It is doubtful that there could be any simpler transaction, and it is doubtful that there could be any transaction where the quality and nature of the good purchased is any more straightforward and understandable by the individual market participants.

It seems, therefore, that the high interest rate agreed to jointly by the payday loan borrower and lender is a fair interest rate by virtue of it being agreed to by both parties that are fully informed and because they are dealing with the most liquid, most common, and most useful of all assets -- cash. The payday loan transaction is truly as close as we can get to a pure indication of one's time preference at the margin at which the borrower and lender are operating.


Perhaps Walter Block expressed the essence of payday lending best in his classic book Defending the Undefendable:

"Apart from the ability of money to buy goods and services, having money earlier rather than later provides an escape from the pain of waiting for fulfillment. It fosters a productive investment which, at the end of the loan period, even after paying the interest charge, yields more goods and services than at the beginning."

Block's statement, like Mr. Skotnicki's statement quoted earlier, is a bold one. It suggests that some people, under some circumstances, get more material or psychic benefit from $100 now than $120 in two weeks. While this may seem unrealistic to most of us under most situations, its basic truth is verified by the popularity of these high-interest payday loans. Perhaps an interesting task for some young economist would be to systematically observe payday borrowers as they walk out of these shops with cash in their hands. My bet is that these borrowers predominantly have a smile on their face.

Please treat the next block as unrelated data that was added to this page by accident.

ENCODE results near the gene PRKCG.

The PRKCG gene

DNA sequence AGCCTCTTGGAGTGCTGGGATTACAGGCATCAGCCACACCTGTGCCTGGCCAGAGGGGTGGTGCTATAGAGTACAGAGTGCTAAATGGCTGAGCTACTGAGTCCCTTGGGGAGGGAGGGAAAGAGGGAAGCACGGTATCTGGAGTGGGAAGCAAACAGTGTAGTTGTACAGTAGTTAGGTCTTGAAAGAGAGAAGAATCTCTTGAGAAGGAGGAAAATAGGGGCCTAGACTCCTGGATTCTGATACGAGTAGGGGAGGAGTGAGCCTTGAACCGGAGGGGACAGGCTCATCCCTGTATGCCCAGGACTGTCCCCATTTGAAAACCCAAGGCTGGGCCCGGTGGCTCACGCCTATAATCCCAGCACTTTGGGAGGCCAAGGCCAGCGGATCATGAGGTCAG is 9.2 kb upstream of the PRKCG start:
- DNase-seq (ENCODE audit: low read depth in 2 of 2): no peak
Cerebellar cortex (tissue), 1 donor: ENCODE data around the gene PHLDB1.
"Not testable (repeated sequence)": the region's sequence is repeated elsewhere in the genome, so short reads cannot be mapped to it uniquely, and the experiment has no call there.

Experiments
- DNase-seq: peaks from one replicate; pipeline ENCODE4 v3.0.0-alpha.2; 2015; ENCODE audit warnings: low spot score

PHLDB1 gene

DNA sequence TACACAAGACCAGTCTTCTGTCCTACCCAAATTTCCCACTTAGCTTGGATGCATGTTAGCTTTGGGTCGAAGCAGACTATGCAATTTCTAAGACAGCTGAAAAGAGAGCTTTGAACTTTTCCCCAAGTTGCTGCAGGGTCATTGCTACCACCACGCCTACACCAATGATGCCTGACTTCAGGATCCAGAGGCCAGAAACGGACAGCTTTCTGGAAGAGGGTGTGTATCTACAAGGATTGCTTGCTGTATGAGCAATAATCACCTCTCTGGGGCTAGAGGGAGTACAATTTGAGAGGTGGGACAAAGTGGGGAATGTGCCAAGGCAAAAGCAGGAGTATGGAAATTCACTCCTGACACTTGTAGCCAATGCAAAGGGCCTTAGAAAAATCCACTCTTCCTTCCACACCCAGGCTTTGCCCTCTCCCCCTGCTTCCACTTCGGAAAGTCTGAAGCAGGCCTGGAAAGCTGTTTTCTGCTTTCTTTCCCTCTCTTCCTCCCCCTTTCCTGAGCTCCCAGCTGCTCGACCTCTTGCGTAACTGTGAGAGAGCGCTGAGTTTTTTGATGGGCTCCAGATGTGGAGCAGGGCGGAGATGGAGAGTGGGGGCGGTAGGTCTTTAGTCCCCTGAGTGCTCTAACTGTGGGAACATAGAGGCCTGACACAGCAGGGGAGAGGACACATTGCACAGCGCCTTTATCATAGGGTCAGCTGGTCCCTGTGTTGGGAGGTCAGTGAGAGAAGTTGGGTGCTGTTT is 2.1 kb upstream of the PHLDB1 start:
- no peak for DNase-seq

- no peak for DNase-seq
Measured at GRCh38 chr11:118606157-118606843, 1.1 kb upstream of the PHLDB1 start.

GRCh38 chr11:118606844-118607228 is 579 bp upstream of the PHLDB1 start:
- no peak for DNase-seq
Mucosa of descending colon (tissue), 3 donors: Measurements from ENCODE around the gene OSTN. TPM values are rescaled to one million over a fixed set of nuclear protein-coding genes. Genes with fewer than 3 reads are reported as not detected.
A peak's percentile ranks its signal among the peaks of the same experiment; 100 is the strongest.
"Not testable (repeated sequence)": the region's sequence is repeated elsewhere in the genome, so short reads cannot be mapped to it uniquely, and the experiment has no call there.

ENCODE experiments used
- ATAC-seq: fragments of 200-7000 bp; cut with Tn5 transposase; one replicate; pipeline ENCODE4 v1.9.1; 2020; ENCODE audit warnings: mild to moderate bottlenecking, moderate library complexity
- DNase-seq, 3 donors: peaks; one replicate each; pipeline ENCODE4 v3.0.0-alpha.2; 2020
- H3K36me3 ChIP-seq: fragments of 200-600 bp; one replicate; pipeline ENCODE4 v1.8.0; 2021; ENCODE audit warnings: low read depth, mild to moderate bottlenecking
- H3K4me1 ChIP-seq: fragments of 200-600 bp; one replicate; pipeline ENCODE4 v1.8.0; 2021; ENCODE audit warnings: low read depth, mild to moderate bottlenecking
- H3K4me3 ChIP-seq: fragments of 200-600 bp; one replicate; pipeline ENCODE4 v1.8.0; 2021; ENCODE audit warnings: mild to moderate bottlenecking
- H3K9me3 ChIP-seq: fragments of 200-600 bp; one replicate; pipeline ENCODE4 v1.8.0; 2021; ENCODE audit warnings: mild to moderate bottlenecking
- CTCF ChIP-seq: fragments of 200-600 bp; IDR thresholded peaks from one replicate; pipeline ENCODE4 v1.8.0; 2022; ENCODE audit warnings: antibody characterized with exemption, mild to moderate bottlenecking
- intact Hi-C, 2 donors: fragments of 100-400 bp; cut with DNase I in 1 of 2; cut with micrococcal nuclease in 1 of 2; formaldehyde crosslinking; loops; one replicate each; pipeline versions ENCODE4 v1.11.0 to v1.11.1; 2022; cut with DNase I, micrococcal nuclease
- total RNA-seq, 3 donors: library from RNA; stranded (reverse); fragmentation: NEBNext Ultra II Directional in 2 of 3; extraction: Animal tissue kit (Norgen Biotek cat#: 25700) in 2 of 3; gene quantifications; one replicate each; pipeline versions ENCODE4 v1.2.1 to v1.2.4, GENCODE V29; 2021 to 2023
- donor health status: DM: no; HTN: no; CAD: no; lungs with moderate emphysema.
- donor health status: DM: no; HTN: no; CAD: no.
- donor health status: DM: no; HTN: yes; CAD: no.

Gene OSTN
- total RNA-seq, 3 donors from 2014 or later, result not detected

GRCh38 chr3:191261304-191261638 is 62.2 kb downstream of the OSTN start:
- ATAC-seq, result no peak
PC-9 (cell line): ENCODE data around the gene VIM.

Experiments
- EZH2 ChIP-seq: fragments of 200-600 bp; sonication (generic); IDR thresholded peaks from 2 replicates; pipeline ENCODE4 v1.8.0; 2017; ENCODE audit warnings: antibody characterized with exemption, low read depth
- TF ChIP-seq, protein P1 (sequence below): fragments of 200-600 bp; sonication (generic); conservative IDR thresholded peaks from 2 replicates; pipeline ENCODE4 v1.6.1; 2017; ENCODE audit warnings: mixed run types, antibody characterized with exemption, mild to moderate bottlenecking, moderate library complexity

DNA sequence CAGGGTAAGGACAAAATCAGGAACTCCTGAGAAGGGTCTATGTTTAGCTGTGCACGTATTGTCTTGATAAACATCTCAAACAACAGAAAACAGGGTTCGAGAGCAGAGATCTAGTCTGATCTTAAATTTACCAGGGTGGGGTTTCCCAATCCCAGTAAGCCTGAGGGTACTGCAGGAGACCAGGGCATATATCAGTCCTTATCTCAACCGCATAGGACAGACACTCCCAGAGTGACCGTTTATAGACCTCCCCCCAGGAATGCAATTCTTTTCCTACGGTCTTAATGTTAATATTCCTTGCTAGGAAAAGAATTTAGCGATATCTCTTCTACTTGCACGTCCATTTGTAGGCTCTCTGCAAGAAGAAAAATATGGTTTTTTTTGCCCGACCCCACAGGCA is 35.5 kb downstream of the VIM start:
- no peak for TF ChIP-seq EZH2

A second observation would be to check to see whether borrowers generally say "thank you" upon taking their cash. Again, my bet is that most are quite grateful and more than willing to express their feelings in the customary way. Suggesting that payday borrowers are not better off from their borrowing transactions is absurd, and calling these transactions immoral amounts to yielding to the temptation to think that we know what is best for other people who find themselves in different circumstances.

Perhaps the biggest and most fundamental travesty in the payday loan story is the assault on private property rights that is at the heart of rulings that trash perfectly valid contracts between well-meaning adults. When courts of law throw out perfectly plain and simple financial contracts as unenforceable, those engaging in more complicated contracts for much larger stakes might have reason for worry.

Treating payday loan borrowers as victims by rearranging simple and understandable loan terms in their favor is likely to be no favor in the long run when lenders terminate high-risk lending in a wholesale fashion due to fears associated with these kinds of legal shenanigans.

Glen Tenney teaches economics at Great Basin College, in Elko, Nevada. Send him mail. Comment on the blog.

Note: The views expressed on Mises.org are not necessarily those of the Mises Institute.